Unconscious Aesthetics in Financial Public Management: Political Science on a Ubiquitous, Deceivingly Uninteresting Topic

Pertti Ahonen

Abstract


Financial public management (FPM) is ubiquitous in modern governance, but tends to maintain some degree of invisibility because of its technical appearance and the analogous nature of much of the associated research. This study seeks to encourage intellectual interest in this topic from a political science perspective that incorporates the research traditions of the aesthetics of the unconscious, which in turn builds upon selected psychoanalytic ideas. First, FPM is considered in terms of its spatial aspects, including ‘accounting entities’ and ‘quasi-markets’, both of which reflect the fashionable forcing of public sector organisations to conform to idealised forms of business despite the fact that this has been questioned even by accounting scholars. Second, there is a focus on the sight and visibility aspects of FPM, including ‘accountability’, which is characteristically modelled according to business and economic ideals. It nevertheless engenders problematic side effects, including the psychological circulation of shame by political decision-makers and business companies towards public sector organisations and their professionals. Third, FPM is examined in the light of certain acts that take place in and through language, namely perlocutionary speech acts. This is addressed in the article with special reference to the frequent FPM substitution of the rhetorical economic root figure ‘oikos’ for the generic and venerable political root figure ‘polis’. This, in turn, entails simulated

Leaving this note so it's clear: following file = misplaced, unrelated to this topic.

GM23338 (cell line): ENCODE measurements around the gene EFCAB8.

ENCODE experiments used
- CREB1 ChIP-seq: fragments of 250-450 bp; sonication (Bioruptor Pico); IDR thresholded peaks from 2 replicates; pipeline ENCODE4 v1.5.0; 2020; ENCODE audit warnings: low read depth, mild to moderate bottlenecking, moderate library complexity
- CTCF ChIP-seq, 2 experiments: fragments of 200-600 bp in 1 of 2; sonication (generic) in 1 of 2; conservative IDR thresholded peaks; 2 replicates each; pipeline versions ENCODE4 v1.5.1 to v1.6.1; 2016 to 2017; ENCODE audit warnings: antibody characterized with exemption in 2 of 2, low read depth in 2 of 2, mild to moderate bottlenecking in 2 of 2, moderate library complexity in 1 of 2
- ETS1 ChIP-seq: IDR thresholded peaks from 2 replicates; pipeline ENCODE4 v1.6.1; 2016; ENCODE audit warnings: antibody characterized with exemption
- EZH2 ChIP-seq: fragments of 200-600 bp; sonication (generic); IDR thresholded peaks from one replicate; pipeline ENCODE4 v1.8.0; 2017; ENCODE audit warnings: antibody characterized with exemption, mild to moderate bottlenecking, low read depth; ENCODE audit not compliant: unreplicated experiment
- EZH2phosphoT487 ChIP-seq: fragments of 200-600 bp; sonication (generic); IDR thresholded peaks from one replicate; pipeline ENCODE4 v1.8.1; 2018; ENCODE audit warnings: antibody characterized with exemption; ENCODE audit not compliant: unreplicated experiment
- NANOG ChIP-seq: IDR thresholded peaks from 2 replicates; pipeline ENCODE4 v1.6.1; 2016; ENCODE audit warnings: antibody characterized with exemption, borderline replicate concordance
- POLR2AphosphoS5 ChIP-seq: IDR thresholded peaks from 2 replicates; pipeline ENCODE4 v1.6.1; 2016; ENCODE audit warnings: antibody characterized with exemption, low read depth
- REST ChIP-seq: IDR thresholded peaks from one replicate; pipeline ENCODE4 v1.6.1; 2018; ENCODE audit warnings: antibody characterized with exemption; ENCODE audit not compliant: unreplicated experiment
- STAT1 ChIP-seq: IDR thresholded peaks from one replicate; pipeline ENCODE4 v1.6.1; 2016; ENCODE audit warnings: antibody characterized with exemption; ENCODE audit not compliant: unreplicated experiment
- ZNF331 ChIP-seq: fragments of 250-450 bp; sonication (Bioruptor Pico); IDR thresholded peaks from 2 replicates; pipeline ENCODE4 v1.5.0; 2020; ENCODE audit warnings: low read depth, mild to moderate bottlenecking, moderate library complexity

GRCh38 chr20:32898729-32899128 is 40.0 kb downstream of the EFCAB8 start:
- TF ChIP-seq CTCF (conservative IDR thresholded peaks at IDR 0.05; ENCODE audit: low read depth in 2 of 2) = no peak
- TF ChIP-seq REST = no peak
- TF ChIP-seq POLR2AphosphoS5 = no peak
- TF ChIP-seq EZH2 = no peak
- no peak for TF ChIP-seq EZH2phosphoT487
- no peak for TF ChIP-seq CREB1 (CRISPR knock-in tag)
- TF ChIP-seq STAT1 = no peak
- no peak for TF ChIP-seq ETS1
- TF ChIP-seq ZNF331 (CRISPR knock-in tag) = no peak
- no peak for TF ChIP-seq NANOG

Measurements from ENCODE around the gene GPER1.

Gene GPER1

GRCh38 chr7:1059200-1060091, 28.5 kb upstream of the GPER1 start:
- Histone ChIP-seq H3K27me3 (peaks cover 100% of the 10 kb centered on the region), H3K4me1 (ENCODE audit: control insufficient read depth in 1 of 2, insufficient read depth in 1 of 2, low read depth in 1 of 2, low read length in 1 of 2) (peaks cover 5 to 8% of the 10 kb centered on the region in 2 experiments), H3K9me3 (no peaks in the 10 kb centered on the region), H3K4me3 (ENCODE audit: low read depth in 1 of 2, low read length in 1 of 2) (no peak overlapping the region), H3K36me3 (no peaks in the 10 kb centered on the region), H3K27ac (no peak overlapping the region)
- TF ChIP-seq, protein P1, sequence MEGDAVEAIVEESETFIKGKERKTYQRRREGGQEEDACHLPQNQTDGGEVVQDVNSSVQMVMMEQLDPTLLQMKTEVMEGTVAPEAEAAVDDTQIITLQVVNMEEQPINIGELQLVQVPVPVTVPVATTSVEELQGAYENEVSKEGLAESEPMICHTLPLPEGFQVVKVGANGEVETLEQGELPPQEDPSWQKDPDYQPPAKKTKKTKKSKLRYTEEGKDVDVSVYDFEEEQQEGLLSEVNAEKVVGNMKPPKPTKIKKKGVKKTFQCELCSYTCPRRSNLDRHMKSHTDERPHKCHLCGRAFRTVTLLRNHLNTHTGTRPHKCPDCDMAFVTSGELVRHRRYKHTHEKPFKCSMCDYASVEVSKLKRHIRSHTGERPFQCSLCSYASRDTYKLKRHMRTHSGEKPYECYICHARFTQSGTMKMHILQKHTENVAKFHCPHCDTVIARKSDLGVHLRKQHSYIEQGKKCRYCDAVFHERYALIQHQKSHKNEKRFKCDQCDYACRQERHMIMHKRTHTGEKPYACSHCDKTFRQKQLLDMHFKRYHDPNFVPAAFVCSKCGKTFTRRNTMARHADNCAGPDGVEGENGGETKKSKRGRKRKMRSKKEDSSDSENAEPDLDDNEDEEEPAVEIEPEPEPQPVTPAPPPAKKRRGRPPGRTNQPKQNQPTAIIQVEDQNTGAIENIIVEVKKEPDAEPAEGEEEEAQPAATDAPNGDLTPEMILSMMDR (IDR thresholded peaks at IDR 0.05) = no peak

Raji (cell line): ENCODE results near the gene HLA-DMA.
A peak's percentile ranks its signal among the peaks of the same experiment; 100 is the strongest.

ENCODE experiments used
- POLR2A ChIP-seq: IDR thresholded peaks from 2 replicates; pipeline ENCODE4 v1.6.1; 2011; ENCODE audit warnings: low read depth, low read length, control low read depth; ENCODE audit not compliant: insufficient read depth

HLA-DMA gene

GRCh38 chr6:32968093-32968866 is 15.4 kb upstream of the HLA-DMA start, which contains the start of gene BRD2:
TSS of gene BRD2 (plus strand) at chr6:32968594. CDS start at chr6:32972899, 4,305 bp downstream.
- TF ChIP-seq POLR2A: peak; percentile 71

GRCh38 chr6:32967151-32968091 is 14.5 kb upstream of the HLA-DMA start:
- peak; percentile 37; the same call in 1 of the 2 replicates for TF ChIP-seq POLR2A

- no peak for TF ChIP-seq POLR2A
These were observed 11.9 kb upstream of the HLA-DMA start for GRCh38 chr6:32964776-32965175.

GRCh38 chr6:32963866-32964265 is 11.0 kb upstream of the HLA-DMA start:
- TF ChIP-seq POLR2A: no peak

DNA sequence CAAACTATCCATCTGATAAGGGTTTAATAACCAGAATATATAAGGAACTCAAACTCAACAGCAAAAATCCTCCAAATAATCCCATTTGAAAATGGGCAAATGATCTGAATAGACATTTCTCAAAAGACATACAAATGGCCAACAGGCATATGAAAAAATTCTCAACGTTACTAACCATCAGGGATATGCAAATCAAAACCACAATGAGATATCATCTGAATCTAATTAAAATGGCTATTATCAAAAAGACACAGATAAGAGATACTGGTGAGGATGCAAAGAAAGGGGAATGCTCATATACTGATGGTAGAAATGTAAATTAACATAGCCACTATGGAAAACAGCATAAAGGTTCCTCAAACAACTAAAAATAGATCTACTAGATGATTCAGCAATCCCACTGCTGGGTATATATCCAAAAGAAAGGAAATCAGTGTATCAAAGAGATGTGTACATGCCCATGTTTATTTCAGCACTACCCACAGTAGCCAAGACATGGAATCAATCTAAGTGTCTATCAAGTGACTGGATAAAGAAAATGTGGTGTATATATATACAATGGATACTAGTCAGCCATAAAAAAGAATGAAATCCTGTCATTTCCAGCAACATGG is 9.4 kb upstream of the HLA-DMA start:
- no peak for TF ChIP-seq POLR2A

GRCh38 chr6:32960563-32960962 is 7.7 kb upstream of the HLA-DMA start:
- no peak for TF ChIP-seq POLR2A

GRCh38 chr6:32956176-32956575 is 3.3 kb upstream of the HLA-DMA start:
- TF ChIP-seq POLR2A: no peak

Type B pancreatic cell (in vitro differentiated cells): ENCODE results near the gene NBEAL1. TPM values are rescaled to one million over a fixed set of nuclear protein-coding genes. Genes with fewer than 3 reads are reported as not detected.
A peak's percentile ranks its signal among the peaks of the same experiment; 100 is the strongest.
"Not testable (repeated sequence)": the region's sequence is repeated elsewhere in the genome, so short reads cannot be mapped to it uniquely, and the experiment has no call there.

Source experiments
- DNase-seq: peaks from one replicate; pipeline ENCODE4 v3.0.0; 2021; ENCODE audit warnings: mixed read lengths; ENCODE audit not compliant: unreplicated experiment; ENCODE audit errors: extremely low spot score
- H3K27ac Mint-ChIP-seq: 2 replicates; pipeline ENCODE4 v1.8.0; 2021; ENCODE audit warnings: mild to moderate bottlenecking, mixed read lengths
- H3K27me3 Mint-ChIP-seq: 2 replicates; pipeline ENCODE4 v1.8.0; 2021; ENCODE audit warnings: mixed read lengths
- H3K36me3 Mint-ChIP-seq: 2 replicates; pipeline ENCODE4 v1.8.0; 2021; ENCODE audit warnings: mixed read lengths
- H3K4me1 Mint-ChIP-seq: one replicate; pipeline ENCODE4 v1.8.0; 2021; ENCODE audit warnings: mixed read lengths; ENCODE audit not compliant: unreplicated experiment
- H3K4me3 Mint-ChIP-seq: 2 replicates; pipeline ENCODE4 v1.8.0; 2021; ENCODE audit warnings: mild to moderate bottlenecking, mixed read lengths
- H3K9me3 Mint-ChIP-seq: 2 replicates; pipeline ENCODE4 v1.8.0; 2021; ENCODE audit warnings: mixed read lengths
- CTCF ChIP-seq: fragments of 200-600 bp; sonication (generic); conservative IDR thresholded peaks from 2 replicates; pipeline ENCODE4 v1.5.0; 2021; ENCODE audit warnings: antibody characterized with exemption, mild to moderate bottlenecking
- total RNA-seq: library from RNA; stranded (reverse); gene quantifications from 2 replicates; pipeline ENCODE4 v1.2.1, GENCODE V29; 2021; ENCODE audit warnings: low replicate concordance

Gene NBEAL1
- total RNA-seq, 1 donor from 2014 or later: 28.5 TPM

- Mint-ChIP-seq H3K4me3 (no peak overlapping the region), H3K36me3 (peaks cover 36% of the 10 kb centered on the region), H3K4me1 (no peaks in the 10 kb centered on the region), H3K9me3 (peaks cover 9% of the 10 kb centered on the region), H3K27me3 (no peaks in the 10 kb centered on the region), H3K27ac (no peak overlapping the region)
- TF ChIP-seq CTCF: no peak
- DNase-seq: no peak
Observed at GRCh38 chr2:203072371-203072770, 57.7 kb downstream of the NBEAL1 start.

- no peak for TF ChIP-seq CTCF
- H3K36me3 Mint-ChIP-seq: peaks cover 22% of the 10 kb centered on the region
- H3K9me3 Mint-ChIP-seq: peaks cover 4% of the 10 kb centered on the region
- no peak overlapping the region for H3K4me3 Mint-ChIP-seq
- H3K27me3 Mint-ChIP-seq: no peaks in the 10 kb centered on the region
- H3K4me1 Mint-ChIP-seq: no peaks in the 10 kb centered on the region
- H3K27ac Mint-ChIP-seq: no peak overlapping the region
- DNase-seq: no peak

rivalry for the sheer preference for competition to take place between newly designed public sector units and between the individuals working in them. Fourth, there are FPM procedures that are downright humiliating, such as forced ‘self-evaluations’ preceding the ruthless external imposition of accountability, although fortu-nately, this is not the whole truth about self-evaluation. One can also perceive the appearance of more auditable and evaluable subjectivities in public organisations with the support of a particular version of the aesthetic ‘sublime’, made up of progressive measurement indicators, and quantification. Finally, FPM in its present shape is best able to offer elements that support necessary collective defence against the psychic anxiety that abounds in public sector organisations in so far as they turn
out partially tailored mass services. Conversely, it risks being counterproductive when individual tailoring, let alone genuine creativity, is called for.

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